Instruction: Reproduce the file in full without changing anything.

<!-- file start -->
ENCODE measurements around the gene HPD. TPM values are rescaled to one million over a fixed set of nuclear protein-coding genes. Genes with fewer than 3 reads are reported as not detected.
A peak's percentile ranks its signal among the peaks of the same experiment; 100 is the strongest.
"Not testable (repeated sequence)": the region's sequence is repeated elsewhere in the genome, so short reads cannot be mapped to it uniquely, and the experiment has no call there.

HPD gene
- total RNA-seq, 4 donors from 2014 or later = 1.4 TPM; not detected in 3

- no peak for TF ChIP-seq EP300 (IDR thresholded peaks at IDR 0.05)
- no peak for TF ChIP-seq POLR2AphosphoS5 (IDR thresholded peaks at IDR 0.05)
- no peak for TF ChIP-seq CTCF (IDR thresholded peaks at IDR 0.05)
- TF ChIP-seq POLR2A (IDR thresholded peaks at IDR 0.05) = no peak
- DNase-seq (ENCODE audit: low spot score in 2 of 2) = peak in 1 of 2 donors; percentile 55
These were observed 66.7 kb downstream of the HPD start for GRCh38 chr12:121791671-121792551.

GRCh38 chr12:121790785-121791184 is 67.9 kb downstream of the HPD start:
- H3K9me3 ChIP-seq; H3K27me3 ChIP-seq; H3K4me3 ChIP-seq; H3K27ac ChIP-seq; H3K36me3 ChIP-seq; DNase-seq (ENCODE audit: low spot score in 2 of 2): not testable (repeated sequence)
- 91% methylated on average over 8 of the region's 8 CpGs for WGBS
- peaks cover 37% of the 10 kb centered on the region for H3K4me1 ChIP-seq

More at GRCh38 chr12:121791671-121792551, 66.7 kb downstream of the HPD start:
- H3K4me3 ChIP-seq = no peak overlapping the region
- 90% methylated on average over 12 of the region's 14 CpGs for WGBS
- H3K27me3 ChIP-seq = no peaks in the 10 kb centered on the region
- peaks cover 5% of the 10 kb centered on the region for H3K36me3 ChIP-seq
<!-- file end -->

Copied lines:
ENCODE measurements around the gene HPD. TPM values are rescaled to one million over a fixed set of nuclear protein-coding genes. Genes with fewer than 3 reads are reported as not detected.
A peak's percentile ranks its signal among the peaks of the same experiment; 100 is the strongest.
"Not testable (repeated sequence)": the region's sequence is repeated elsewhere in the genome, so short reads cannot be mapped to it uniquely, and the experiment has no call there.

HPD gene
- total RNA-seq, 4 donors from 2014 or later = 1.4 TPM; not detected in 3

- no peak for TF ChIP-seq EP300 (IDR thresholded peaks at IDR 0.05)
- no peak for TF ChIP-seq POLR2AphosphoS5 (IDR thresholded peaks at IDR 0.05)
- no peak for TF ChIP-seq CTCF (IDR thresholded peaks at IDR 0.05)
- TF ChIP-seq POLR2A (IDR thresholded peaks at IDR 0.05) = no peak
- DNase-seq (ENCODE audit: low spot score in 2 of 2) = peak in 1 of 2 donors; percentile 55
These were observed 66.7 kb downstream of the HPD start for GRCh38 chr12:121791671-121792551.

GRCh38 chr12:121790785-121791184 is 67.9 kb downstream of the HPD start:
- H3K9me3 ChIP-seq; H3K27me3 ChIP-seq; H3K4me3 ChIP-seq; H3K27ac ChIP-seq; H3K36me3 ChIP-seq; DNase-seq (ENCODE audit: low spot score in 2 of 2): not testable (repeated sequence)
- 91% methylated on average over 8 of the region's 8 CpGs for WGBS
- peaks cover 37% of the 10 kb centered on the region for H3K4me1 ChIP-seq

More at GRCh38 chr12:121791671-121792551, 66.7 kb downstream of the HPD start:
- H3K4me3 ChIP-seq = no peak overlapping the region
- 90% methylated on average over 12 of the region's 14 CpGs for WGBS
- H3K27me3 ChIP-seq = no peaks in the 10 kb centered on the region
- peaks cover 5% of the 10 kb centered on the region for H3K36me3 ChIP-seq